Honey and digitalisation

Honey and digitalisation

How the beekeeper Association Reinickendorf-Mitte recreated their activities and the apiary with hybrid digital solutions.

Those of you picturing a dystopian scenario with destructive bee drones from the series Black Mirror when hearing about bees and digitalisation, should have a conversation with Melanie von Orlow. In her role as first chairperson in the Beekeepers’ Association Reinickendorf-Mitte she leads one of the largest and oldest beekeepers’ associations in Berlin. She is long aware of the advantages of digital tools in beekeeping.

However, this has not always been the case. When Melanie von Orlow took over the presidency six years ago, most processes within the Association were handled by analogue means – communication meant writing letters. At the same time, the Association experienced a record growth as beekeeping became in vogue, especially in big cities, and it keeps growing until today.

The increase in memberships lead to a huge administrative burden. Back then, the board in charge suggested Melanie von Orlow to initiate the digitalisation process within the Association. In her role as treasurer, she implemented a direct debit scheme for membership fees. This was far from being easy: “I had never created a SEPA before and it took me a while to get everything started. It was a real struggle”, she explains.

After overcoming this hurdle, she realised that she had immensely reduced her workload. All of a sudden, she was no longer sending reminders, she only had to request chargebacks including administrative fees from defaulting members from time to time. An active association relies on its volunteers and Melanie von Orlow realised that the great potential of digitalisation lies in reducing their workload, especially because volunteers mostly work for the Association besides their full-time job.

After introducing the direct debit scheme, she created a website for the Association with a password protected members’ area. The advantage of such a page is for members to be able to log in and enter, view and change their personal data independently. Even if this is a huge relief, it still causes some trouble. Especially elderly members do not have an e-mail address. However, this is required to create an account in the members’ area. Melanie von Orlow has a pragmatic approach in working around this issue: She uses the Association’s e-mail addresses and installs automatic replies to explain that the person contacted is not available. She is convinced that sooner or later, this problem will solve itself.

Melanie von Orlow has plenty of ideas to shape more modern and innovative forms of collaboration within the Association. On the website, for example, she created an interactive map of beehives where visitors can see which hives are close to them. Beekeepers can activate a “participate” button which invites other beekeepers to visit and share the work.

Additionally, Melanie von Orlow takes care of acquiring new members. Beekeeping is a hobby which can be carried out alone, so the question comes up: “Why should people join an association?” Melanie von Orlow follows two strategies to attract new members, namely technical information and infrastructure. This means she invites experts for talks and provides a centrifuge for the honey production and the rendering of the beeswax on site. She is planning to provide access to the centrifuge to members who completed a training via a smart lock system. This works entirely remotely, because it is:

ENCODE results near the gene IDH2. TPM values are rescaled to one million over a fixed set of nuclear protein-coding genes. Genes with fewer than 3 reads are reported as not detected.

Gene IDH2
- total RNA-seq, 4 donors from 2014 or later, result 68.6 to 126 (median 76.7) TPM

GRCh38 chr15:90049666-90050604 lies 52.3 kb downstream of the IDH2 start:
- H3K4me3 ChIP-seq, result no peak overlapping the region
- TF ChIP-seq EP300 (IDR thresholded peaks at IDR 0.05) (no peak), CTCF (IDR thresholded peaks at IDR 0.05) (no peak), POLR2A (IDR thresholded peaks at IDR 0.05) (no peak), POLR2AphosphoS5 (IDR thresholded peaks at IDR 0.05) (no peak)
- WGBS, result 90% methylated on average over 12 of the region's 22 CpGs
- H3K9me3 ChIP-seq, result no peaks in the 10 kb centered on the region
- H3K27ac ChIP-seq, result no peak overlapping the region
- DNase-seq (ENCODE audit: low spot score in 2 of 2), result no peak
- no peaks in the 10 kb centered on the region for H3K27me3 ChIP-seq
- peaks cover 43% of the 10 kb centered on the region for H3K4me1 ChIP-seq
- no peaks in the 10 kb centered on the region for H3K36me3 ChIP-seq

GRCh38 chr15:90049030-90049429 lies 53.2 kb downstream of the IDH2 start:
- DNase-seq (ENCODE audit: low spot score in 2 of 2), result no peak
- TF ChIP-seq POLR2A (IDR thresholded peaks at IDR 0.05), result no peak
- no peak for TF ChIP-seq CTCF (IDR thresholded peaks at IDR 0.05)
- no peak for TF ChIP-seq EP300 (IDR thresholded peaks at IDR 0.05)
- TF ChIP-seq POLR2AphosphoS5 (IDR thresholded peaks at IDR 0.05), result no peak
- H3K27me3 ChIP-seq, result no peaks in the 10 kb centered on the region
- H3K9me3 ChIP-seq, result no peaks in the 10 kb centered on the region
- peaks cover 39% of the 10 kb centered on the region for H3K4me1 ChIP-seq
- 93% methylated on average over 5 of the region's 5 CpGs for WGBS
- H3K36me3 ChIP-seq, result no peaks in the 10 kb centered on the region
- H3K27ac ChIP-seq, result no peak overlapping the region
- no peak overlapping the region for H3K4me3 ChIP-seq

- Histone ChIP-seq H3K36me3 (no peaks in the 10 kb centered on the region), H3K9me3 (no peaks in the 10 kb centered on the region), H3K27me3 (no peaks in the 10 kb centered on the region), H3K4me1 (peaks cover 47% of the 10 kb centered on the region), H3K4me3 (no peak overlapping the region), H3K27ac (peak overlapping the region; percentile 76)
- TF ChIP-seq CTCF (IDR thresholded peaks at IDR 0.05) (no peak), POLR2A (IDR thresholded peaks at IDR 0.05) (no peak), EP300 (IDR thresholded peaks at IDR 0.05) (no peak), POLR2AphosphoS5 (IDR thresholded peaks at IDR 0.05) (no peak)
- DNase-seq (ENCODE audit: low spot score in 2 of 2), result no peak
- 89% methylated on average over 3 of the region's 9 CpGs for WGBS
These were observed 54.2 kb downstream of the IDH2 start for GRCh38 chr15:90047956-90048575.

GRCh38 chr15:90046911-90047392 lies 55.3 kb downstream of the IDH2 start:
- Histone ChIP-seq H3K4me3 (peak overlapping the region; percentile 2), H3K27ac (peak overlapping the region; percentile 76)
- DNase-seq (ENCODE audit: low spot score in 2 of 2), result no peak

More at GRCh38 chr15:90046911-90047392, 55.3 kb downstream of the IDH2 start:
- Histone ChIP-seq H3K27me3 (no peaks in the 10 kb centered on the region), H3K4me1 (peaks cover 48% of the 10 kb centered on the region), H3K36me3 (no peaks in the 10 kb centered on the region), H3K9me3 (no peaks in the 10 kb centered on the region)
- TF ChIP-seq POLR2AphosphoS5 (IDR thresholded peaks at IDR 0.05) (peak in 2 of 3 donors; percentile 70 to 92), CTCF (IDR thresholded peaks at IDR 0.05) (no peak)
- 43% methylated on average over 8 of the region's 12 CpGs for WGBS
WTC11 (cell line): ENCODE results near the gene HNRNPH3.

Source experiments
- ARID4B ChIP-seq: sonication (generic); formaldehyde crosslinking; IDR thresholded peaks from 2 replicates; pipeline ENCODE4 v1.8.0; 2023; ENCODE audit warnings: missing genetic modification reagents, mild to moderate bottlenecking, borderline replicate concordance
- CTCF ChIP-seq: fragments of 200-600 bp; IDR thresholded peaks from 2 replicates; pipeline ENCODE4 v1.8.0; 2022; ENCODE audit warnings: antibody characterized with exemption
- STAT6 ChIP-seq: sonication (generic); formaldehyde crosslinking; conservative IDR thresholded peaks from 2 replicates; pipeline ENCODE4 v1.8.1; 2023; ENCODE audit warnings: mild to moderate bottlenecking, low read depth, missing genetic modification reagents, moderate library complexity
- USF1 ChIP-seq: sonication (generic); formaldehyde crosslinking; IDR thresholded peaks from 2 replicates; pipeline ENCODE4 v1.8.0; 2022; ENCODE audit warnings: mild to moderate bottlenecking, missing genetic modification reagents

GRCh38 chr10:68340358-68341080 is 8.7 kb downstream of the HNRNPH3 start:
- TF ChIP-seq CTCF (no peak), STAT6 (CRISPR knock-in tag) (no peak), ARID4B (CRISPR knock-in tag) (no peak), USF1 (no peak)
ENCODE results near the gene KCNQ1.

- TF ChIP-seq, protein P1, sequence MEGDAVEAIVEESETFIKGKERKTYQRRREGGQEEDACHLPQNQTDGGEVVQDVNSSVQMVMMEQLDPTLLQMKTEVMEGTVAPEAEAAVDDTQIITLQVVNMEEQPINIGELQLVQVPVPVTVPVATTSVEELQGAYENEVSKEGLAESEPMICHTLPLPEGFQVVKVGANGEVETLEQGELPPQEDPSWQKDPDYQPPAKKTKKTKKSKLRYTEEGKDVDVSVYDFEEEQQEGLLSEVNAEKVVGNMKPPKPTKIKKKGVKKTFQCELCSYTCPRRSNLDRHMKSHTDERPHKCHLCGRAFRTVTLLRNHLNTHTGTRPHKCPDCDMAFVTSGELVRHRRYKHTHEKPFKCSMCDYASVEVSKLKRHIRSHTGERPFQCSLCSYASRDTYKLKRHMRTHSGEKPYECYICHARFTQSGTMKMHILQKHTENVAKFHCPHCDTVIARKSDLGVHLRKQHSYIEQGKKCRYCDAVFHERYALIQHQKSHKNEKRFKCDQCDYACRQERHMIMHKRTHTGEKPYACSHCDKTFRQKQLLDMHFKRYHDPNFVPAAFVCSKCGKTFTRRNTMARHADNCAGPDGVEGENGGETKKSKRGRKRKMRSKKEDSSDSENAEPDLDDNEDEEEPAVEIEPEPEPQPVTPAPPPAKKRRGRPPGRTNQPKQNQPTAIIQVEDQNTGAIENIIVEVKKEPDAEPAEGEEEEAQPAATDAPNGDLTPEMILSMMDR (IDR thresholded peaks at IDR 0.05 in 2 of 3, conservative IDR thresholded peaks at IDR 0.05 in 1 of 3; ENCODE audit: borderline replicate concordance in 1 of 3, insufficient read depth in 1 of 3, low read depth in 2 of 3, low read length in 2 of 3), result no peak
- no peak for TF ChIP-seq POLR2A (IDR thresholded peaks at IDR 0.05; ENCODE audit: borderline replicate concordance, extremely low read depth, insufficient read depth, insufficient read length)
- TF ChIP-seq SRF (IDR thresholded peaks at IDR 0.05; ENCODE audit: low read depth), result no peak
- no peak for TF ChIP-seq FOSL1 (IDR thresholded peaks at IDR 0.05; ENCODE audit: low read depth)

“usually difficult to find a volunteer to take care of the keys”.

Especially now, during the pandemic, digital solutions turn out to be a good support for the analogue hobby of beekeeping. When in spring 2020 it was clear that beginners‘ courses could no longer take place, Melanie von Orlow participated in the digitalisation campaign of the German foundation Engagement und Ehrenamt and successfully applied for funding. She was able to conceive a new beginners‘ course and buy a tour guide system with these funds. Now, the beehives used for educational purposes are located at a safe distance from each other and participants receive instructions over their headphones. Melanie von Orlow considers beekeeping as the perfect hobby during the pandemic – you can do it on your own and outside.

Image: Daniel Lucas Faró
Image: Daniel Lucas Faró

The only missing aspect is the community within the Association. Melanie von Orlow found hybrid solutions since analogue meetings – usually taking place each Tuesday – are on hold right now: If the weather allows it, members can meet on Saturday afternoons at the Association’s outside area and take care of the bees at a safe distance from each other. She also organises video conferences while meetings have to take place virtually.

Only this year’s general assembly is still causing her a headache. She is still figuring out how to hold a secure vote during the virtual event. Melanie von Orlow is well-informed about data protection; she keeps up with current information and asks the NABU for help, where she works full-time. However, she has not found the right tool for a secure vote just yet.

“After all, we are well-positioned here in Berlin when it comes to digitalisation”,

says Melanie von Orlow with satisfaction. She is aware that this is mostly her doing: She is the energetic driver for this digital change. Still, volunteers have generally improved their digital know-how over the last years. Nevertheless, Melanie von Orlow would like members to show more interest for digital issues, because at some point she needs a successor.